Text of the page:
Furthermore, in many cases, your new kitten will likely need to use the bathroom approximately an hour after eating (depending upon the age of the kitten – in some cases, this will vary.) It is important to practice specific mealtimes and keep an eye on your kitten for signs it may need to use the bathroom – this way you can guide it to the litter box, filled initially with dirt as it is similar to what the kitten is used to.
When you realize your kitten needs to use the litter box, it is best to place it inside the box – this way it can begin to associate the litter box with being the place it is allowed to use the bathroom. If it has an accident or does not use the litter box, it is a bad idea to scold your kitten – instead, you should scoop up any messes and put them in the litter box so the kitten realizes that is where they belong.
The Understanding Phase
Given some time – usually a short period of time, all things considered – your kitten will begin to understand that the litter box is the place it can – and is expected to – poop and do so consistently in the box. Once this step is complete, it is time to start transitioning in the kitten litter.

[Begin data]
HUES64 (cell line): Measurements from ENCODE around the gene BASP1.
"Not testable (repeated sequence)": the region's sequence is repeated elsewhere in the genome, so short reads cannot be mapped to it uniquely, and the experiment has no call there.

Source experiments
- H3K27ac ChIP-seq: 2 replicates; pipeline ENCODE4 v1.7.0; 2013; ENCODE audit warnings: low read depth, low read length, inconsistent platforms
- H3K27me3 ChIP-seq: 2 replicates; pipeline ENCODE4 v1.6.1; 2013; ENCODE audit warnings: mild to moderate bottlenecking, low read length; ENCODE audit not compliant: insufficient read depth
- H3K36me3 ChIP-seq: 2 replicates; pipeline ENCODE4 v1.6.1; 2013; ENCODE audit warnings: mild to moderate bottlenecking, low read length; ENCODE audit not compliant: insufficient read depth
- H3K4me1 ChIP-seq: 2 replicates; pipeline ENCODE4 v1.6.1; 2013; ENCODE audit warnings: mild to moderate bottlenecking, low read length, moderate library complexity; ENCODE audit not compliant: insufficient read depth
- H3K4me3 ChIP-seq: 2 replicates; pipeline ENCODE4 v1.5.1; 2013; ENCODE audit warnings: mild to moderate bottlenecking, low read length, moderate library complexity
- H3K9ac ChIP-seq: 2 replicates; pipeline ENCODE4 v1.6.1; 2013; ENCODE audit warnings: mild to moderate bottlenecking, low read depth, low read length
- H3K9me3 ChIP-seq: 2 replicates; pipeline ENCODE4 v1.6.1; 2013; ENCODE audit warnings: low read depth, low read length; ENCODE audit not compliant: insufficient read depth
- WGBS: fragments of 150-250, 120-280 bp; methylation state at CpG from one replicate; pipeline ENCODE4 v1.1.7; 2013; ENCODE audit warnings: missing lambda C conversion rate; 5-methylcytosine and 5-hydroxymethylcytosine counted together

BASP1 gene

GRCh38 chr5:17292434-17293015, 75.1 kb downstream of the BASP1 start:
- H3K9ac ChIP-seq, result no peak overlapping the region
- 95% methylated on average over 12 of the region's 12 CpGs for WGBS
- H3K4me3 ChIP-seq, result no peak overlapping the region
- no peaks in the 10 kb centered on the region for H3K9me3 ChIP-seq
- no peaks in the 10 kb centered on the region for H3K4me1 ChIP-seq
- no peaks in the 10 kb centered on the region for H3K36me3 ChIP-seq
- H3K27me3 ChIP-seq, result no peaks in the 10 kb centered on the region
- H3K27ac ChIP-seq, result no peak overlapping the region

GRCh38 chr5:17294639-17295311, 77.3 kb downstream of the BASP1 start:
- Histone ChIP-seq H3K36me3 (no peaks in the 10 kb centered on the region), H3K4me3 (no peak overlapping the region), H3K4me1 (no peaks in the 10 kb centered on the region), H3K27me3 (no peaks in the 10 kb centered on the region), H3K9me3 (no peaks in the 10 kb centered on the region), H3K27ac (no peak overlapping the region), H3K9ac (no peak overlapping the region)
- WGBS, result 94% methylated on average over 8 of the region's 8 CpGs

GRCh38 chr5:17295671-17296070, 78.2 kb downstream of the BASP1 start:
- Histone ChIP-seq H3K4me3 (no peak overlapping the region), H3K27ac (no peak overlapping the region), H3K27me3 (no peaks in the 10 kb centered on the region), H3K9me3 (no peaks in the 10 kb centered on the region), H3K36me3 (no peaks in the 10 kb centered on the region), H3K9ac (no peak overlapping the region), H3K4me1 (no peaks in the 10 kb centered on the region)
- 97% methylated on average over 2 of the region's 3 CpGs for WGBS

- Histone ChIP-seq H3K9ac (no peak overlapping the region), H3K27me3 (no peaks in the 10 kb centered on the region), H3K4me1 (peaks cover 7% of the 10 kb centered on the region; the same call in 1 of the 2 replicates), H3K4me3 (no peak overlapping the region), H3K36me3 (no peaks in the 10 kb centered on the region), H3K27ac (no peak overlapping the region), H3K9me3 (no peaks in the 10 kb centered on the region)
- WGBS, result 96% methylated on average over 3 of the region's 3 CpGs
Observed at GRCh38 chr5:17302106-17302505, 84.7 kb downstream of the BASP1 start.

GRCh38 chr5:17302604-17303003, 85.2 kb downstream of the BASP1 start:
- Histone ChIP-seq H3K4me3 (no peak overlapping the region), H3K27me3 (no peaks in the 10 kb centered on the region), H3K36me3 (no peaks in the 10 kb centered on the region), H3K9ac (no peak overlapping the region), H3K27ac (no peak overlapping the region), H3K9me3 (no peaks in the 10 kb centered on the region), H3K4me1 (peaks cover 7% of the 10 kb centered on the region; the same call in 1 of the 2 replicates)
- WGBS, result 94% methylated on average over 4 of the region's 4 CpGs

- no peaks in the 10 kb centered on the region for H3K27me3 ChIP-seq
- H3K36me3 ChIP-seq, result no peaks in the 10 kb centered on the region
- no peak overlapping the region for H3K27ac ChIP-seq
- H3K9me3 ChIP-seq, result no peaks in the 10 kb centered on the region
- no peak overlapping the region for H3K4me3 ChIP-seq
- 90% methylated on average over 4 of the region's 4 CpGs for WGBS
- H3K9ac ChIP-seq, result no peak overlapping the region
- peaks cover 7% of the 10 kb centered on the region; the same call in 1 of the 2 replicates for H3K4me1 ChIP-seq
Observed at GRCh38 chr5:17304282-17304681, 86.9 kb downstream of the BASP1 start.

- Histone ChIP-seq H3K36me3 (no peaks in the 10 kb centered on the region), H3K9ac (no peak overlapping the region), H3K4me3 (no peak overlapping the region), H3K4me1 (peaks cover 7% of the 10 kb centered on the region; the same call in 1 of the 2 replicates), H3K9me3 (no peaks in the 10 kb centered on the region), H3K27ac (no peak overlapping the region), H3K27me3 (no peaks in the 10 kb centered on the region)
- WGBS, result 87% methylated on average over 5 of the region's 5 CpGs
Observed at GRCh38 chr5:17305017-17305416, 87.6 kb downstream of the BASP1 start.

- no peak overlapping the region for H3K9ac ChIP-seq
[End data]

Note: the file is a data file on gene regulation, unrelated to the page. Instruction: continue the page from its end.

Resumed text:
Initially, we advise you to use a small amount of litter, primarily with dirt. As the kitten was initially stray, it is not used to the concept of litter yet and is used to the dirt, so the transition should begin slowly.
Typically, your kitten will not have too much difficulty transitioning to regular litter. If your kitten does not experience any issues, initially, with the litter and dirt mix, you may begin including more litter and less dirt.
Over the period of a few days, you should be able to train your kitten to consistently use primarily kitten litter in the box. While there may still be some accidents that do happen, it is important to remember that you should not scold your kitten when these accidents occur, and instead use encouragement and positive reinforcement to assist in litter box training your kitten.